The multiple-tunnel burner was designed to fill this type of application. As a comparison, a multiple tunnel burner rated at 30 million BTU/hr will provide a 6 to 7' flame length. Given the proper design, the flame length does not increase appreciably as the burner capacity increases. This feature is accomplished by spreading the combustion process over the cross-section of the burner tile outlet.
Typical applications that require short-flame, high heat release burners are aggregate drying, calcining and limestone pelletizing. The short flame length in these processes is important because the material typically is introduced at the entrance of the drum or kiln. By releasing the heat in a space as short as possible, premature quenching of the flame and combustion process is avoided. This translates into saving fuel and low VOCs going out the stack.
High MomentumThird and just as important is the high momentum burner. The key feature of this burner is the high discharge velocity of the products of combustion from the burner tile outlet. Typical discharge velocities range from 400 to 500 ft/sec. These burners may be known to some as a high velocity burner.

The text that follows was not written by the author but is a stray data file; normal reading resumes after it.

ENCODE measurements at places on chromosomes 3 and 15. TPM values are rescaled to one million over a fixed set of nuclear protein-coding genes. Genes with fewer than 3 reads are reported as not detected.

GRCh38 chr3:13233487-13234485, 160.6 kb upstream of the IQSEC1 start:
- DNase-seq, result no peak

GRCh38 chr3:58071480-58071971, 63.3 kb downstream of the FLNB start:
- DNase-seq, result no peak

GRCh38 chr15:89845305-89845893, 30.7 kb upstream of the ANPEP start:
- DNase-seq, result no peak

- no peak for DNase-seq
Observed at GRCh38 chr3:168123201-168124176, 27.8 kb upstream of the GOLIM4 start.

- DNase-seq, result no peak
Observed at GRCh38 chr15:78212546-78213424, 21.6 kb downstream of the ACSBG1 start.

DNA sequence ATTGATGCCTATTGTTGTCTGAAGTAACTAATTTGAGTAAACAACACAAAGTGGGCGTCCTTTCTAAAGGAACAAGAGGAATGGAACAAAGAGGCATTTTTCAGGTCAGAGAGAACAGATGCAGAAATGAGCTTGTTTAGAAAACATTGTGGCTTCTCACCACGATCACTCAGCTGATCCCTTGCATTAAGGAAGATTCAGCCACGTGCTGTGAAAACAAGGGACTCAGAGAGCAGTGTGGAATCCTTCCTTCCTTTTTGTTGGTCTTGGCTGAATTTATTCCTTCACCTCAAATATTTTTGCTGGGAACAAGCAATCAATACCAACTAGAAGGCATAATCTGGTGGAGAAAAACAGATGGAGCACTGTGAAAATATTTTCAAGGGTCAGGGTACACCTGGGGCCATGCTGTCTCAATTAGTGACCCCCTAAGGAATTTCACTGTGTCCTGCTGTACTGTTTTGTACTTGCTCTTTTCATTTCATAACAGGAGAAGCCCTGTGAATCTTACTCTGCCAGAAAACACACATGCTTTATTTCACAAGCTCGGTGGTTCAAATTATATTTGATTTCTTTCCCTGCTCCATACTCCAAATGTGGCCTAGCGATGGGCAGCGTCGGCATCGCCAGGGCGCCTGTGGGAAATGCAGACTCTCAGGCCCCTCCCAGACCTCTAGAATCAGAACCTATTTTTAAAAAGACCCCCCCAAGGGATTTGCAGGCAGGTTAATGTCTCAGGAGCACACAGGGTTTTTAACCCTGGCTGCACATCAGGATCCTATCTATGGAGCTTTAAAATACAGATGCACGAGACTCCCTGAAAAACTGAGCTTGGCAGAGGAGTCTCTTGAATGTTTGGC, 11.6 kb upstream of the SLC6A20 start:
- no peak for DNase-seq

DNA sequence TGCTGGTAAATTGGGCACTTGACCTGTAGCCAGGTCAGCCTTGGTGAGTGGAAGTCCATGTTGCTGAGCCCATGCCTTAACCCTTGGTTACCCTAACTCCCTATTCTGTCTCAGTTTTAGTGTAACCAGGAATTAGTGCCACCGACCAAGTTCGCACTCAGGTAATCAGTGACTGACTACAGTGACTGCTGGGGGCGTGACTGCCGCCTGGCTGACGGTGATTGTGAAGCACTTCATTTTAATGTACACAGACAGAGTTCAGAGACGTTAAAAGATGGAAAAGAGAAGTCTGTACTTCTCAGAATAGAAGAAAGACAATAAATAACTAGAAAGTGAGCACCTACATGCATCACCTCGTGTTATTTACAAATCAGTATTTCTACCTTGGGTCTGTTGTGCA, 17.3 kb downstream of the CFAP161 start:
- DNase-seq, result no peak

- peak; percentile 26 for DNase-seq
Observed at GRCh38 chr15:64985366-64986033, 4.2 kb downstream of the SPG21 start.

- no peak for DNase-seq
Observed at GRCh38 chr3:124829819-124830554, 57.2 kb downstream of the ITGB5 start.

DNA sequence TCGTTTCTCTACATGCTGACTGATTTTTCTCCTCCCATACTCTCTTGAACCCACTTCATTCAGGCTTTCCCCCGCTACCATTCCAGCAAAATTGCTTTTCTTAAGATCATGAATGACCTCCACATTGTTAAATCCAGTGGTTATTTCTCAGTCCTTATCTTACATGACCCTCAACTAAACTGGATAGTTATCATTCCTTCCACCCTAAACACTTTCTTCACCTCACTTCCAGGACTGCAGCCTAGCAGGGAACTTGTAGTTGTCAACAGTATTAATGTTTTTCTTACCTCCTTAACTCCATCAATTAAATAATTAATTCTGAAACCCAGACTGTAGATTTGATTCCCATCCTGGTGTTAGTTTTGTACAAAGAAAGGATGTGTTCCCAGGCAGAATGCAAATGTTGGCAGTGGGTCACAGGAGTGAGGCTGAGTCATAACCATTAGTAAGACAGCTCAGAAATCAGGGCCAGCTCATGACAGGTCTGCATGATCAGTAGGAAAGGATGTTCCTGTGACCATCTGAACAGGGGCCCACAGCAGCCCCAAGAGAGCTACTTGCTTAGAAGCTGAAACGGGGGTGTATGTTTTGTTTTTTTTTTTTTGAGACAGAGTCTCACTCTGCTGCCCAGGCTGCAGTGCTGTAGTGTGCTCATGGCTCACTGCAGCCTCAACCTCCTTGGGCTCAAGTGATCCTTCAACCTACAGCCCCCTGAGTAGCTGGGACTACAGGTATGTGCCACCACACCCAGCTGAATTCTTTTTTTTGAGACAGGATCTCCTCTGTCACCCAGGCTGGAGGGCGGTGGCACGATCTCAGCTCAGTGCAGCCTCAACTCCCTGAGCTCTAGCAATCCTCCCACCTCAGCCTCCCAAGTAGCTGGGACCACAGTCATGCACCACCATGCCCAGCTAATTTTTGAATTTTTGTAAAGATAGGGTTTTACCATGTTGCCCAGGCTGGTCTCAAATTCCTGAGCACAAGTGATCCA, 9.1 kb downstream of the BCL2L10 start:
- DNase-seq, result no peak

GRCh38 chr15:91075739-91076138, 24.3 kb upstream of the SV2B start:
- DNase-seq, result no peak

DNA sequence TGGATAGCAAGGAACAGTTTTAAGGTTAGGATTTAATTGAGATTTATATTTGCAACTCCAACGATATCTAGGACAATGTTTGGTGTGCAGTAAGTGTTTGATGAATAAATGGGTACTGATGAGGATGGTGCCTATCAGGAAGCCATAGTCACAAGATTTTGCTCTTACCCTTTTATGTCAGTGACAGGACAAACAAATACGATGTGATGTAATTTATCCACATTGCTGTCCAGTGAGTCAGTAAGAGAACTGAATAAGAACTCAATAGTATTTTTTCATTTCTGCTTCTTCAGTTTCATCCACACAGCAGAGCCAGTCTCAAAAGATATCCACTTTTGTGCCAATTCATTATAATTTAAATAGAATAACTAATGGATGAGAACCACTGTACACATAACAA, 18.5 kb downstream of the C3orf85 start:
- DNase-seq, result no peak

The main purpose of the burner is to move or stir large amounts of the oven's or furnace's internal atmosphere. This movement or stirring action is desirable when the material being processed, dried or cured must be done so in a uniform environment. Another common feature is the ability to operate on large amounts of excess air. This characteristic offers the same benefits as previously discussed with the medium velocity, excess air burner. Because the high momentum burner has both a high rate of discharge and can operate with large amounts of excess air, it commonly is used for drying newly refractory-lined vessels and furnaces as well as in the curing of polymer-lined tanks, which require very low curing temperatures in the range of 180 to 220oF (82 to 104oC).
When applying this burner, care must be given as to where the flame will be directed. If the material load is too close, temperature hot spots, warping or erosion can occur, eventually ruining the product. Also, if the chamber wall directly opposite the burner is too close, erosion may occur, especially if a fiber insulation is used. These issues easily are addressed by discussing the application with your burner manufacturer.
When selecting a burner for your process, the most important question is "What style of burner is best suited for my process?"Of course, there will be many other questions to follow, but selecting the correct style of burner is an important first step. Often, several different styles of burners may be satisfactory for the application; it will depend on your process and budget needs as to which one you choose.